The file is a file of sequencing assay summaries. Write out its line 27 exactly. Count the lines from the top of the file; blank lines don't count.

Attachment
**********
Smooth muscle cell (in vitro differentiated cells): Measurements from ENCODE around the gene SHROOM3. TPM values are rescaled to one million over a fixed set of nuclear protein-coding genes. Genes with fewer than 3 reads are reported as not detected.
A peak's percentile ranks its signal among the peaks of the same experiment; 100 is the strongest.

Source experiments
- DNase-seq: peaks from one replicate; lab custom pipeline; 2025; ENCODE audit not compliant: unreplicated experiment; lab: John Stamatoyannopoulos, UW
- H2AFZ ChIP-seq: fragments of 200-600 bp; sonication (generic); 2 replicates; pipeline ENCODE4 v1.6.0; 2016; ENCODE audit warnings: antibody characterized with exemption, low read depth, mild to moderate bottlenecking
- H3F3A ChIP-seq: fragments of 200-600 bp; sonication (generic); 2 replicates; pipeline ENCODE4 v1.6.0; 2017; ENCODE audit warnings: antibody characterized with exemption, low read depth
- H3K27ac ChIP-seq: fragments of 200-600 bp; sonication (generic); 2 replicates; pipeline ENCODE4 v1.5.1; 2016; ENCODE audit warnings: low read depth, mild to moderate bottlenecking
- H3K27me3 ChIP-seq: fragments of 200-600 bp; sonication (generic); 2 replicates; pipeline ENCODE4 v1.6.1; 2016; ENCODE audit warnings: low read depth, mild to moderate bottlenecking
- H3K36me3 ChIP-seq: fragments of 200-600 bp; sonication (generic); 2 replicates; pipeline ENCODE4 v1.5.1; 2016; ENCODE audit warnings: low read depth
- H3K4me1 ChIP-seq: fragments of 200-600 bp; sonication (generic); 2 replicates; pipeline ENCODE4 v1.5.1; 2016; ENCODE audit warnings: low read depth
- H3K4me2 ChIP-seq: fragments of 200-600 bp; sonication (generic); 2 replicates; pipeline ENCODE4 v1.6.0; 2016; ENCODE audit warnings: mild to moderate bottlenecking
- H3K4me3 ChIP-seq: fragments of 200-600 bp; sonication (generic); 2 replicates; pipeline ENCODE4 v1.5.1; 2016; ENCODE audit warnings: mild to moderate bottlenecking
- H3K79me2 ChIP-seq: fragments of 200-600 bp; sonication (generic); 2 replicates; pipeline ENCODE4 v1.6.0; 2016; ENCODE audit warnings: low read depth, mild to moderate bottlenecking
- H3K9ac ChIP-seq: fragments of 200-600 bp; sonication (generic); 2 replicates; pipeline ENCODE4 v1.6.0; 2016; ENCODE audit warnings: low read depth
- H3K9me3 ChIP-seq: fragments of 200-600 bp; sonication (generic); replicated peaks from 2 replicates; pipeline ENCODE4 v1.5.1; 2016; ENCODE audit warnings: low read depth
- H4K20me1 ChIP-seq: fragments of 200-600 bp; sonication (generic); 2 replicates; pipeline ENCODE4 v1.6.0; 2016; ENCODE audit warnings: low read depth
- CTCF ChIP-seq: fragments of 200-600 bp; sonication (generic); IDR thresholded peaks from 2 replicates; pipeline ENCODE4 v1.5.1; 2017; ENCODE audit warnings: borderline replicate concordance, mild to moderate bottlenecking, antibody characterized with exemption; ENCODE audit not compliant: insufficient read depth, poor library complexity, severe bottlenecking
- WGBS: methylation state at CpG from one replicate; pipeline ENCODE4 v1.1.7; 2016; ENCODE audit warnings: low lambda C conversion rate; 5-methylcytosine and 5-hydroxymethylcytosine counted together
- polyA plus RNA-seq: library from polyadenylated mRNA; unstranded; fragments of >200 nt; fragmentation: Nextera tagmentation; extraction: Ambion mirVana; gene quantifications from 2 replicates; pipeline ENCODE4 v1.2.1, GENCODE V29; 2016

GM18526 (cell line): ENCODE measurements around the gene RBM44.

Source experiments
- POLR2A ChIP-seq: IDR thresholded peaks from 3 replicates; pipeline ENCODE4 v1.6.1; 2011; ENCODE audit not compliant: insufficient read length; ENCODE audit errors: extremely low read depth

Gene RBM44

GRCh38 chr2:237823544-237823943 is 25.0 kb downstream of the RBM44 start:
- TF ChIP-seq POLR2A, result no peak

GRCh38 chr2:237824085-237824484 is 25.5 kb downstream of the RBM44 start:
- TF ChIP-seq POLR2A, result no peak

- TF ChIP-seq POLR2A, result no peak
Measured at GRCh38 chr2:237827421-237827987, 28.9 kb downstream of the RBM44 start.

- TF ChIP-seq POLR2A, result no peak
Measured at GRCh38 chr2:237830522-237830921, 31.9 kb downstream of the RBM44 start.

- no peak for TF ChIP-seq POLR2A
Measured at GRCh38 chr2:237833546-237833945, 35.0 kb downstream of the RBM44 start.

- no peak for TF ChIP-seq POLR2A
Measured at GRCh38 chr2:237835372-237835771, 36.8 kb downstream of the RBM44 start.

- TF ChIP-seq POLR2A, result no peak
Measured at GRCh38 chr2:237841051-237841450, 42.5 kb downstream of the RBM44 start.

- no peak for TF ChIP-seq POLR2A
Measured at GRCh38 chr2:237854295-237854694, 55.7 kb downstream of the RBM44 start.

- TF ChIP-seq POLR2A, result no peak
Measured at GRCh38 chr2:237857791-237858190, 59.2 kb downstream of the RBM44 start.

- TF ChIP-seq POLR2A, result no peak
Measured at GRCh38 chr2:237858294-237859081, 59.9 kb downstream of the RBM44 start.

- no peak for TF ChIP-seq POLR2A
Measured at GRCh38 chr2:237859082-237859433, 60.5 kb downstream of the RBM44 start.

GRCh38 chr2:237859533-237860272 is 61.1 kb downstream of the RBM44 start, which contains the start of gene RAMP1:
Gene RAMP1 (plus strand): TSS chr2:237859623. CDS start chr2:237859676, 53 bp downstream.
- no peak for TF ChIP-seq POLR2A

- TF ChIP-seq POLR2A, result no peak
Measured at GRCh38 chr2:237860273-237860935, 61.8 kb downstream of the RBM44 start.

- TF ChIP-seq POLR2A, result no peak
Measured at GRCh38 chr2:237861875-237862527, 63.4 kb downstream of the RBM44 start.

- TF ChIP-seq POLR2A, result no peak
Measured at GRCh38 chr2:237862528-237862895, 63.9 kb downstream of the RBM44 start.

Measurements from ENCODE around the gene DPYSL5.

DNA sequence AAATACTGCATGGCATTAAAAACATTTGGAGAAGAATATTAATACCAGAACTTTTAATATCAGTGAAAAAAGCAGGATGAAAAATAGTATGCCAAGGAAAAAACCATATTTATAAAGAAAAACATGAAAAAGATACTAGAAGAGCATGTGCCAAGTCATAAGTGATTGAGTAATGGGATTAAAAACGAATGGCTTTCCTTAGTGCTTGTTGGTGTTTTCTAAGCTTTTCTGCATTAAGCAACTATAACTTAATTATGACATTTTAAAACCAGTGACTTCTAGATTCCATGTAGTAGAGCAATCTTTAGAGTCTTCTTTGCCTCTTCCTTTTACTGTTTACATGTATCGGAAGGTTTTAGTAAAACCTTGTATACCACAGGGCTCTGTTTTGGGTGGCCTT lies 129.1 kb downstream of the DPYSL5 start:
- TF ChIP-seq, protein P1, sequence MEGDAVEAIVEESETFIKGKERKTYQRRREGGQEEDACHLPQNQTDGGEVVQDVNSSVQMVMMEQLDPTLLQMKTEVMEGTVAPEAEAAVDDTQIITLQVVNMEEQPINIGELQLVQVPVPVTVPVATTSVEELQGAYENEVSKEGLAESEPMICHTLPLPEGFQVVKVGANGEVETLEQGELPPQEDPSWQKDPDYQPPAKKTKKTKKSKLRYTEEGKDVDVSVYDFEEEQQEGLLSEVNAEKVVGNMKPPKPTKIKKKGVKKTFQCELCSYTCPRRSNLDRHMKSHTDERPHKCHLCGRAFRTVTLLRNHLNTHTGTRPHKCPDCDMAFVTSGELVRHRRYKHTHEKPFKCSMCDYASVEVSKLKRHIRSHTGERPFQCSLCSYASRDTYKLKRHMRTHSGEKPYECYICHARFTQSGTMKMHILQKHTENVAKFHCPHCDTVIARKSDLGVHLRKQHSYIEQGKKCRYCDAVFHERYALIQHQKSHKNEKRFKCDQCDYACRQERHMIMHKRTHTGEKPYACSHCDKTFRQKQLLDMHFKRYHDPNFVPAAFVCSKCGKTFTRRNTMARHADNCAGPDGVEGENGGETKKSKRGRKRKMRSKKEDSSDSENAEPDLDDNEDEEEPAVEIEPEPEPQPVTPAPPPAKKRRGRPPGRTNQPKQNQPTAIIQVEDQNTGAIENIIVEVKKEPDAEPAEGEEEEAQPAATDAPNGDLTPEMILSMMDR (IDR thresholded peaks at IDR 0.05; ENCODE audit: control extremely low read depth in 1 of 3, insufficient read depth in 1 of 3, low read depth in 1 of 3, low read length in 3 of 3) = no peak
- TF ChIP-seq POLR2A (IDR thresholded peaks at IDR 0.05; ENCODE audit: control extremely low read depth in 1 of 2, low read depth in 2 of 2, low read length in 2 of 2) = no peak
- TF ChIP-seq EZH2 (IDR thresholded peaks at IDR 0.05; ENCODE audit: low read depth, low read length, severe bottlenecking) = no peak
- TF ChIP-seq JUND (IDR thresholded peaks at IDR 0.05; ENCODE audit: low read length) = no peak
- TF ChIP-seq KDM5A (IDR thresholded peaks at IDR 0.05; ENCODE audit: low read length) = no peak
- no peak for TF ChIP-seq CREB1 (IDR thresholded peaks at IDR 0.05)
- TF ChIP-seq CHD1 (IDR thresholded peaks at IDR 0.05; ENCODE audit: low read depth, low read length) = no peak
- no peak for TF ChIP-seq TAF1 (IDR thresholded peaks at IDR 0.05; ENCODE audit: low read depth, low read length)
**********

- TF ChIP-seq POLR2A, result no peak